Here—as with every verse of scriputure—we can learn something. Joseph’s reasoning makes sense. Joseph’s plan is pretty good. Joseph’s read of the situation seems accurate. And yet—and yet he has read the situation all wrong. We sometimes do exactly the same. We read the situation all wrong. Sometimes our God-given intuition is wildly inaccurate. Because Joseph doesn’t see the bigger picture, his reasoning is off. His plan is bad. Left up to his own devices, this story could end badly.
Thank God for sleep and for dreams and for the occasional restless night. God can use such nights to tune our vision, to wake us up to what’s important, to help us see what we’ve been missing all along.
Angels and visions come to the characters in this story FIVE times. This is the first instance: The angel comes to Joseph in sleep and sets him straight. Mary hasn’t been fooling around. Quite the opposite: God has especially chosen her. Her. His betrothed. And Joseph isn’t a third wheel; he’s an essential, vital part of the story. Mary and Jesus will need Joseph. Like all families, they’re going to need each other.
There’s a million lessons here, but here’s one: When we get a glimpse into how we fit into God’s story, we are given an opportunity to adjust our plans. That’s what Joseph does. He adjusts his plans in order to accommodate God’s holier, bigger, better plan.
Scene 2.) Matthew is the only gospel writer who tells us about the wise men. They see the star and make inquiries. They go to Herod for directions. Surely Herod—the respected ruler of the province—would have his finger on the pulse of culture and religion. He’d know about the coming of the Messiah, and he’d be glad, of course, of the possibility that the messiah had finally come. We know Herod is a bad guy, but the wise men don’t.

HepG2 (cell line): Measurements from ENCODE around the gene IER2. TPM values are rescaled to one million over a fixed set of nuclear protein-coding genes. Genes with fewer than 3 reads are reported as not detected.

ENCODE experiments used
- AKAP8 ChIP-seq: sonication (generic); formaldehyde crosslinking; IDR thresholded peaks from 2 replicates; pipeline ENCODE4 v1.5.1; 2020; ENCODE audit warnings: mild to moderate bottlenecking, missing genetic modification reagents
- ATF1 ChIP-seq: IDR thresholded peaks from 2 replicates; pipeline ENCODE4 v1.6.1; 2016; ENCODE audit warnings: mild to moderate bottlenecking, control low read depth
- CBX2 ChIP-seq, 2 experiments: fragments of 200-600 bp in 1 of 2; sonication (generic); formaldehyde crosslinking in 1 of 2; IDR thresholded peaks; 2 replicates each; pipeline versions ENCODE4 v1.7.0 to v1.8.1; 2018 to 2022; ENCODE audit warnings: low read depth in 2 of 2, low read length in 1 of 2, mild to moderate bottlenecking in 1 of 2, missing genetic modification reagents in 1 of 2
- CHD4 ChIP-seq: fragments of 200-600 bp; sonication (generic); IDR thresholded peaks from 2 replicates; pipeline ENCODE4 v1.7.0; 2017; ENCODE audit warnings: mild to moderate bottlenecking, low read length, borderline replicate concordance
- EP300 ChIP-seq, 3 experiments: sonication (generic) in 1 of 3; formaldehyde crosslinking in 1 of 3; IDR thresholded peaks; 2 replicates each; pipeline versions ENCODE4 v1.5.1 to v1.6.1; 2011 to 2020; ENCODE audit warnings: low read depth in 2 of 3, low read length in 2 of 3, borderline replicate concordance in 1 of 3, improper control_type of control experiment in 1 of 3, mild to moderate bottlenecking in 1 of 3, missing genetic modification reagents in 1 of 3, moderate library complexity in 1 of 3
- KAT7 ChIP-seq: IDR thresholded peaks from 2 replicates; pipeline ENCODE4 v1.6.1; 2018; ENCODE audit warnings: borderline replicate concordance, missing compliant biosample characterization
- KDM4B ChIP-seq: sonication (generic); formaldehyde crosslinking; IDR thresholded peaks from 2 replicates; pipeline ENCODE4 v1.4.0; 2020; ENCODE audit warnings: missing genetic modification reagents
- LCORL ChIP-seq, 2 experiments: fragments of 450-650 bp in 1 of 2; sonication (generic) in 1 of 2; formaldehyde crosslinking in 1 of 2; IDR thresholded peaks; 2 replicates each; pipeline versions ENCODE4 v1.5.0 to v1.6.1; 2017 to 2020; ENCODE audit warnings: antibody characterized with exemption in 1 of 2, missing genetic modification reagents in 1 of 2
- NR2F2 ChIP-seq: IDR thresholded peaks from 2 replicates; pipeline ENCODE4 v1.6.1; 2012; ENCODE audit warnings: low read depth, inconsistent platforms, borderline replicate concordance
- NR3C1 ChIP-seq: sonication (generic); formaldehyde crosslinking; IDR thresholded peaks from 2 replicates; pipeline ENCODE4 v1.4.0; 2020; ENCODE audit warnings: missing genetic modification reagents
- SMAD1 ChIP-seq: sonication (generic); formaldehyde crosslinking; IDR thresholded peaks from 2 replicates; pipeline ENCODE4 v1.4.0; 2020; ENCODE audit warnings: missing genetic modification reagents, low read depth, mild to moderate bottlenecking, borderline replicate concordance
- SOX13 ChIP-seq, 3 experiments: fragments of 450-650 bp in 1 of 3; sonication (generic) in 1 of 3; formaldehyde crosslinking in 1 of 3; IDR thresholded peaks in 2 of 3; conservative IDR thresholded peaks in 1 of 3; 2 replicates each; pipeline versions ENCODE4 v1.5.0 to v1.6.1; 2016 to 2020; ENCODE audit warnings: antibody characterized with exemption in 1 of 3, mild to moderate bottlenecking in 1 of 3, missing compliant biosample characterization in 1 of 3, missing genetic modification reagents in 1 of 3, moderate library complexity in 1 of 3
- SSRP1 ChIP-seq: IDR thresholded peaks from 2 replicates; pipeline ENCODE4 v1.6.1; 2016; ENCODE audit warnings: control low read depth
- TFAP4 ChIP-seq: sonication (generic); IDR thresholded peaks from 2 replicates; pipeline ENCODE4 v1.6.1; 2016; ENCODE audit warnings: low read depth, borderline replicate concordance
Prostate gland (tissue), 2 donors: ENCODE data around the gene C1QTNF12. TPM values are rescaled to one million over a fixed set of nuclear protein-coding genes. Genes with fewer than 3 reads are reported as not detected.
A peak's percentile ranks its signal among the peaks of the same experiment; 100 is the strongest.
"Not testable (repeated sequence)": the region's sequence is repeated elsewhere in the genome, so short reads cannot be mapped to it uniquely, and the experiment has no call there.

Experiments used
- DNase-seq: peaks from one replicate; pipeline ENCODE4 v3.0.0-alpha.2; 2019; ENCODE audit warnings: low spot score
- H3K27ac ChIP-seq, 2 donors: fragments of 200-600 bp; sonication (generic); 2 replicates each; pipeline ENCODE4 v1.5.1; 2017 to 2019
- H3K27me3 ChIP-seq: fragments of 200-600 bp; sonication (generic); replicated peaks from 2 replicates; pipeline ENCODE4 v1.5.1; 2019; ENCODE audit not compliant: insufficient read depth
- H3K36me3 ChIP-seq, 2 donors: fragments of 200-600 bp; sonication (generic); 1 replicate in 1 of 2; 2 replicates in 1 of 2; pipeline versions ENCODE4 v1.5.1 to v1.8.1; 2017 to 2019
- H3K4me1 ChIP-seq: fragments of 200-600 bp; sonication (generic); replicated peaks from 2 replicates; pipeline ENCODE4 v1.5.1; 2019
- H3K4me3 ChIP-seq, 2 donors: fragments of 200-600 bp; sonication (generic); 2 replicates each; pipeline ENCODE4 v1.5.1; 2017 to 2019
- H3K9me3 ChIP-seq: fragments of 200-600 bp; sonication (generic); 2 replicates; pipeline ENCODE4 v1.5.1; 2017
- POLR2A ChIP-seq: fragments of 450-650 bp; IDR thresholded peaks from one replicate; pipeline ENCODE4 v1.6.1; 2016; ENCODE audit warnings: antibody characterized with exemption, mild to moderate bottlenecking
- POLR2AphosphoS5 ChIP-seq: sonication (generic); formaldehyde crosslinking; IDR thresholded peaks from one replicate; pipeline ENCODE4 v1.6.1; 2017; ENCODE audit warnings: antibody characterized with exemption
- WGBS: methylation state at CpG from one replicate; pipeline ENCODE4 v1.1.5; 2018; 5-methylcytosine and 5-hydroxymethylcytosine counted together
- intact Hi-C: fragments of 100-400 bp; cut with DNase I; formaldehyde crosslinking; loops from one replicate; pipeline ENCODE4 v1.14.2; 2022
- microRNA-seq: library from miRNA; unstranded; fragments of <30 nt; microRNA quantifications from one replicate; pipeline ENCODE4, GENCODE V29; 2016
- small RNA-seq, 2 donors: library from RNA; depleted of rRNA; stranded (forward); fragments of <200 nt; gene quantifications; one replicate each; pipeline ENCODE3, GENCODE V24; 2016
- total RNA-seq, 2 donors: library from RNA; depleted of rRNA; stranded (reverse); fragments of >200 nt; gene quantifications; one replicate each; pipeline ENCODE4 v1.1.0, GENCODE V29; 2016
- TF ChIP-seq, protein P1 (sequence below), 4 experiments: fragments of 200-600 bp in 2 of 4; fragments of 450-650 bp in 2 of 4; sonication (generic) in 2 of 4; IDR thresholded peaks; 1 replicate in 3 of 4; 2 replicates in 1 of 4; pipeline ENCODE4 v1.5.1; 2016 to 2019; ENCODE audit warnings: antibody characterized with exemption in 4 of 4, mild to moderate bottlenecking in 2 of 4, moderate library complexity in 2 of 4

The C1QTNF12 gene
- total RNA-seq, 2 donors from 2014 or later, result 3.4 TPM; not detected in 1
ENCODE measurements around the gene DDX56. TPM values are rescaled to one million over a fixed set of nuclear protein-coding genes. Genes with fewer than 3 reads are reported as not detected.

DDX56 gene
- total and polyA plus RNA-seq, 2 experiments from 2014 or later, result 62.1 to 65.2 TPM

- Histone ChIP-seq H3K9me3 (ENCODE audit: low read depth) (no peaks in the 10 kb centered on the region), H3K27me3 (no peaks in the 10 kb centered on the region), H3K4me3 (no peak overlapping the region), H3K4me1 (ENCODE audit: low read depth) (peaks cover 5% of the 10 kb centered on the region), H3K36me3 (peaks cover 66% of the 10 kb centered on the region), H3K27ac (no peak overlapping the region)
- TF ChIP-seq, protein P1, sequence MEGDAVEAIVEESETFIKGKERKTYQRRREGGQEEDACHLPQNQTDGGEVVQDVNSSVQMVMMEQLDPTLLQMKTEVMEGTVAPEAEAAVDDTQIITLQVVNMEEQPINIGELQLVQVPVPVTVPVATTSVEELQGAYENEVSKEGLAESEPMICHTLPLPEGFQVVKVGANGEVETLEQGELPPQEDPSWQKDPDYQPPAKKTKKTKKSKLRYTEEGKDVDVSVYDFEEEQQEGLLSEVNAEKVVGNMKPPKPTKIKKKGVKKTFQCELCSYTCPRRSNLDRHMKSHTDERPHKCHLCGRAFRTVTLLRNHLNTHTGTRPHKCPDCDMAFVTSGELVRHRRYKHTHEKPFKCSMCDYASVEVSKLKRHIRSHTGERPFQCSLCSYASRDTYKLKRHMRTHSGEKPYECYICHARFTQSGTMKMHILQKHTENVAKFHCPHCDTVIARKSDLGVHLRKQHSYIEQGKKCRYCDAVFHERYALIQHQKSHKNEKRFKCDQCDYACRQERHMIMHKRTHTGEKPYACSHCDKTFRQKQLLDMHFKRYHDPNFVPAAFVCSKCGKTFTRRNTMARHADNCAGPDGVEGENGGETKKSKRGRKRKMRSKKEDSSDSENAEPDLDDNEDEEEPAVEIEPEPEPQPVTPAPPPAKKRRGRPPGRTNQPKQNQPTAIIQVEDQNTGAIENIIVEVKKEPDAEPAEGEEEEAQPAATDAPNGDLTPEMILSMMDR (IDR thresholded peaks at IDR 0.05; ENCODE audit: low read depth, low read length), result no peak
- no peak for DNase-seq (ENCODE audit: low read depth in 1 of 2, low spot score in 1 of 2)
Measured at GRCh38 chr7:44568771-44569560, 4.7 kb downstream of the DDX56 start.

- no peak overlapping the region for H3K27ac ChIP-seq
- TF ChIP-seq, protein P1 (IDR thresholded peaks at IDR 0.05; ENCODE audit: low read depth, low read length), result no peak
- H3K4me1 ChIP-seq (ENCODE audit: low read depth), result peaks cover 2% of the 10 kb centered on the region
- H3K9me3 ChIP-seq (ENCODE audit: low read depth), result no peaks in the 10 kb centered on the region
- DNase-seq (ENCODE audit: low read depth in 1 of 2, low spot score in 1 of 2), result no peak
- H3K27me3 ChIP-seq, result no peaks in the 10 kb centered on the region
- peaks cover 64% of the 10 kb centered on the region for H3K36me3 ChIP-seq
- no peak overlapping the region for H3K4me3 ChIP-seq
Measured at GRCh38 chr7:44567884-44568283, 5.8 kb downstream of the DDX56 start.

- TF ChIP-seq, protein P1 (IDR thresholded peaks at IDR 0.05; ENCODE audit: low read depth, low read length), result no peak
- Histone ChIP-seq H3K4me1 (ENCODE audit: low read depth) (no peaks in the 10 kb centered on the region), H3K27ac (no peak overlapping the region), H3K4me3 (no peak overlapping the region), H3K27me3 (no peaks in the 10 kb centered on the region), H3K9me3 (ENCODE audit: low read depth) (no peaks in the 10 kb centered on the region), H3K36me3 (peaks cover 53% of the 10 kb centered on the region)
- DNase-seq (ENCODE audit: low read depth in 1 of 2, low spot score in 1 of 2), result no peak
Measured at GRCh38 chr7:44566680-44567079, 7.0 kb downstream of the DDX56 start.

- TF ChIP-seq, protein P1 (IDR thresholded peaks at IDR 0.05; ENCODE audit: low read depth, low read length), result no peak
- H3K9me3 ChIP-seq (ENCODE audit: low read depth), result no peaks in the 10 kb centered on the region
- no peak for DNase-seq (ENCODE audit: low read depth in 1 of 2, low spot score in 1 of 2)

Allow me a digression: The Byrd Theatre is Richmond is an old Movie-House-Style theater. Every year they show the classic movie The Sound of Music. Every time the baroness appears on the screen everyone in the theater hisses. The baroness is pretty. She supposedly is bringing happiness to the children’s widower father. What’s wrong with that? Everything about their relationship seems perfect. Except it’s not perfect, and we know it. She doesn’t like the children. She’s not good for the Captain. She doesn’t like to sing. She’s planning to send the kids away to a boarding school. She’s getting in the way with the truer love between the Captain and Maria. The baroness is bad news and every time she appears on the screen at the Byrd Theater the audience hisses and boos.
That’s what we want to do when Herod appears. The wise men think he’s fine. He’s not. They trust him. We don’t. They are interested in a relationship with Herod. We know better.